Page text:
“I miss you, Daddy,” Adam Eaton’s 4-year-old son, Brayden, said while standing next to his younger brother, Maverick, to open a four-minute compilation of adorable messages from players’ family members who, even more than during a normal season, have been separated from their dads. “I can’t wait to see you again.”
“I miss you, Daddy!” Washington relief pitcher Javy Guerra’s son, Grey, said after Brooklyn and Greyson Gomes shared a similar message for their father, Nats catcher Yan. “I love you!”
Nationals Manager Dave Martinez checks in with his four children via text messages and FaceTime almost every day, but he said it was “awesome” to see them on the scoreboard.
“Very emotional for everybody,” Martinez said after the game. “It was actually a surprise. No one knew that that was coming. I was shocked. I saw my daughters and my sons all up there, my grandbabies. I miss them. I miss them tremendously. It was good to see them up there, and I think that uplifted the boys a lot. I really did.”
Nationals reliever Daniel Hudson’s three daughters, including 9-month-old Millie, who was born on the day of Game 1 of last year’s National League Championship Series, made an appearance and combined for a spirited cheer of “N-A-T-S, Nats! Nats! Nats!” Like most of his teammates, Hudson doesn’t have a permanent residence in the District. While players’ families might normally fly in for long homestands or see them on the road, the coronavirus outbreak has made such trips more difficult.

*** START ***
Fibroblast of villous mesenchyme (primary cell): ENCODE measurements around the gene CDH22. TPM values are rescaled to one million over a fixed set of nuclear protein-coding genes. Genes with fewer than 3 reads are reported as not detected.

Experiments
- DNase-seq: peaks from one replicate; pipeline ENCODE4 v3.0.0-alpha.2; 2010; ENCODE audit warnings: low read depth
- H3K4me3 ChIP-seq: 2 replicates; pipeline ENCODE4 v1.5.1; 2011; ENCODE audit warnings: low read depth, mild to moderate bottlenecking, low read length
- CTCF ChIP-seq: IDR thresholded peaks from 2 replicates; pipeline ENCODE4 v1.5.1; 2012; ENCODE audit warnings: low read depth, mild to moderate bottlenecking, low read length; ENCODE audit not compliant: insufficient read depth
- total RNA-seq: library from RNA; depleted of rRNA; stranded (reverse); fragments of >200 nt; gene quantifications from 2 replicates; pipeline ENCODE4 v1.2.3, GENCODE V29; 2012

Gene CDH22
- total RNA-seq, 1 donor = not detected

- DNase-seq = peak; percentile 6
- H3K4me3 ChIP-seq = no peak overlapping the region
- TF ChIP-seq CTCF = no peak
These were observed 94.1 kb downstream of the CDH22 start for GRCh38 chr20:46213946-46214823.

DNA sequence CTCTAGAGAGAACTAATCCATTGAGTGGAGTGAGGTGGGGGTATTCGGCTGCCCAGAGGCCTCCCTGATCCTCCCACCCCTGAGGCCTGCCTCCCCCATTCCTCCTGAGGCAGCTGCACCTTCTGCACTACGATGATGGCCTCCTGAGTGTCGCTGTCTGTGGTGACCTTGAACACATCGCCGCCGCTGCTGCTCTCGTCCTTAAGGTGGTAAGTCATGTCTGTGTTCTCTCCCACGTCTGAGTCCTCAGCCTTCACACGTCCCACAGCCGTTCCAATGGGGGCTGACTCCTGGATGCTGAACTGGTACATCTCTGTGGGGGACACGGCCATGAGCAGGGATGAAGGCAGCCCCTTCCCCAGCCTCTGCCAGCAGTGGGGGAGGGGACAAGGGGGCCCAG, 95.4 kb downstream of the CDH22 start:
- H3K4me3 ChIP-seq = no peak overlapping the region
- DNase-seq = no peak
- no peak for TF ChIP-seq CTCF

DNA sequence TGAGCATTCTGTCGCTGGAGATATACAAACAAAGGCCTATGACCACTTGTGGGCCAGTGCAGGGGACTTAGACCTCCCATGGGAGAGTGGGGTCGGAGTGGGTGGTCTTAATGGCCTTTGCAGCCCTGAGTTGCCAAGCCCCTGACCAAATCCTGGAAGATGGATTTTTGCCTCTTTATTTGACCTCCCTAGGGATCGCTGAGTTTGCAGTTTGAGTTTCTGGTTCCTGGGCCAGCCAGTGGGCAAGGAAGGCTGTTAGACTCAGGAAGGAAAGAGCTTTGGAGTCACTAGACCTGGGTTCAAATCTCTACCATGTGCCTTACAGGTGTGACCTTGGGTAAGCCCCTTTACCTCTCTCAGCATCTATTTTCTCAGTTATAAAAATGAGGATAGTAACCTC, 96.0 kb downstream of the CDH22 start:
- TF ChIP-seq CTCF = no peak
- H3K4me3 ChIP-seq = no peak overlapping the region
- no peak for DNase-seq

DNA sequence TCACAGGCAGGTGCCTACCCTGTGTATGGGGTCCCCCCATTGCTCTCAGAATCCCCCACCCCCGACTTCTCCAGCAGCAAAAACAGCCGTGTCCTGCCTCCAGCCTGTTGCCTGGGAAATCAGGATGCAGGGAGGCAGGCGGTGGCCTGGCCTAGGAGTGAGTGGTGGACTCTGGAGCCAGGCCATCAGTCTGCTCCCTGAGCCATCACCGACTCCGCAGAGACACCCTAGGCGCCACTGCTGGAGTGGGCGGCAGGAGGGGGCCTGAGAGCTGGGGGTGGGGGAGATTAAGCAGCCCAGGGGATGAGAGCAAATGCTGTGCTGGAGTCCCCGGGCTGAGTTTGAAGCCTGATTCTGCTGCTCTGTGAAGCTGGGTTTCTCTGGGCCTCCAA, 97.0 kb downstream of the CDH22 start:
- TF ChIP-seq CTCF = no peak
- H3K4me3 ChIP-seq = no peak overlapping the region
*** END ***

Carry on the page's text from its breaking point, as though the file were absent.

“Yeah, I mean, it’s tough, but it’s just part of it,” Hudson, who had a long conversation with his wife, Sara, about potentially opting out this season, said of not being able to see his family last month. “It’s probably more difficult on my wife than anyone, having three kids under 6 by herself. But she was willing to make the sacrifice, and I felt like I needed to be here with the guys to try to get this thing going.”
Eireann Dolan made the most of her chance to record a message for her husband, reliever Sean Doolittle.
“Hi, Sean. I always wanted the opportunity to embarrass you in front of your teammates and colleagues, on the video board, at your job, so this is fun for me,” said Dolan, who has asthma and is living separately from Doolittle this season. “I just wanted to say how proud I am of you. You were throwing into a net a month ago, and now you’re in a big league game, so you should be very proud. Sorry I can’t be there in person this season, so just know that every time you go out there to pitch, I’m out there in the world somewhere, curled up in the fetal position and terrified. Love you.”
Howie Kendrick’s sons, Owen and Tyson, who were regulars at Nationals Park last season, gave shout-outs to Juan Soto, Victor Robles, bench coach Chip Hale and hitting coach Kevin Long, in addition to their dad, in Tuesday’s video.
“I thought that was really cool because a lot of us miss our families,” Kendrick said after going 4 for 4 with a home run. “I’m out here without my family. My wife and kids didn’t come out. It gets tough. You can only do so much FaceTime and so many phone conversations. … To put that video together and to have everybody’s family on there, I think that was truly special for us as a team.”
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